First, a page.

Examples of Master’s Thesis
Decoding Alternative Food Communities
by Ariel Knoebel
I stared down at the entangled green tendrils in the dirt, thinking to myself “What is tatsoi, anyway?”
I was embarrassed to ask. Everyone else seemed to know exactly what they were doing as they crouched between the rows of bushy greens, chatting while weeding with expert hands until perfectly straight rows emerged down the field. Eventually, I got over my first-day-of school jitters and spoke up, swallowing my pride for the sake of the soon-to-be-uprooted plants in my hands. From there, I learned not only about the small oval shaped leaves I was weeding around, but all about the farm crew members, where they came from, and what drew them to the hot, dusty, hard work of growing food for the community.
Through my research for my Gastronomy Thesis project, I was able to meet a diverse group of people working to build community through alternative food. I spent six months digging in the dirt on local farms, wandering around backyard gardens, cheers-ing at community dinners, and talking to people about why the way they eat matters. Participation in alternative food communities leads to a shift in time commitment and personal priorities, assigning a new importance to usually invisible domestic labor. Members of these communities connect over the dinner table; it becomes the place where community, moral values, and self-identity converge.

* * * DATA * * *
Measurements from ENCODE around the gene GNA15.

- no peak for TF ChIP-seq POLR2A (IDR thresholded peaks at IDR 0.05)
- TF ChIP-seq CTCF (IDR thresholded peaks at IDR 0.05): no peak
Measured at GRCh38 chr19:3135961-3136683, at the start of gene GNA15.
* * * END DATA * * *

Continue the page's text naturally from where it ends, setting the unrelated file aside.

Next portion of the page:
The most exciting part of my research emerged for me through the interviews I conducted with my participants. Nothing is more affirming for a budding scholar in a new field than to hear someone speak with absolute conviction about the importance of your area of study. My day job falls in the fitness realm, so I spend a lot of time explaining to people that I am not actually a dietician, not a nutritionist, but a sort of food social scientist—and that doesn’t usually answer people’s questions completely.
My thesis project allowed me the opportunity to learn how to speak to the aspects of food studies I find vitally important, and to do the rewarding work of contributing new knowledge to the field. I spent many evenings and days off huddled in the corner of a coffee shop trying to decode modern Marxist theory, hoping to find a theoretical home for my thoughts on alternative food economies in the modern world. I often felt like I would never finish, or that if I did I would never write something worth reading, but occasionally I would put an idea on paper and think to myself, “well that’s something worth sharing with the world.” As a researcher and a writer, I think that’s about as much as you can ever hope for. In the end, with a paper finished and bound, a recent acceptance to present at a conference, and a renewed love for the ivory tower, I feel ready to take on whatever comes next.
Wedding Cakes, Congealed Precedent, and that time I wrote a thesis
by Lucy Valena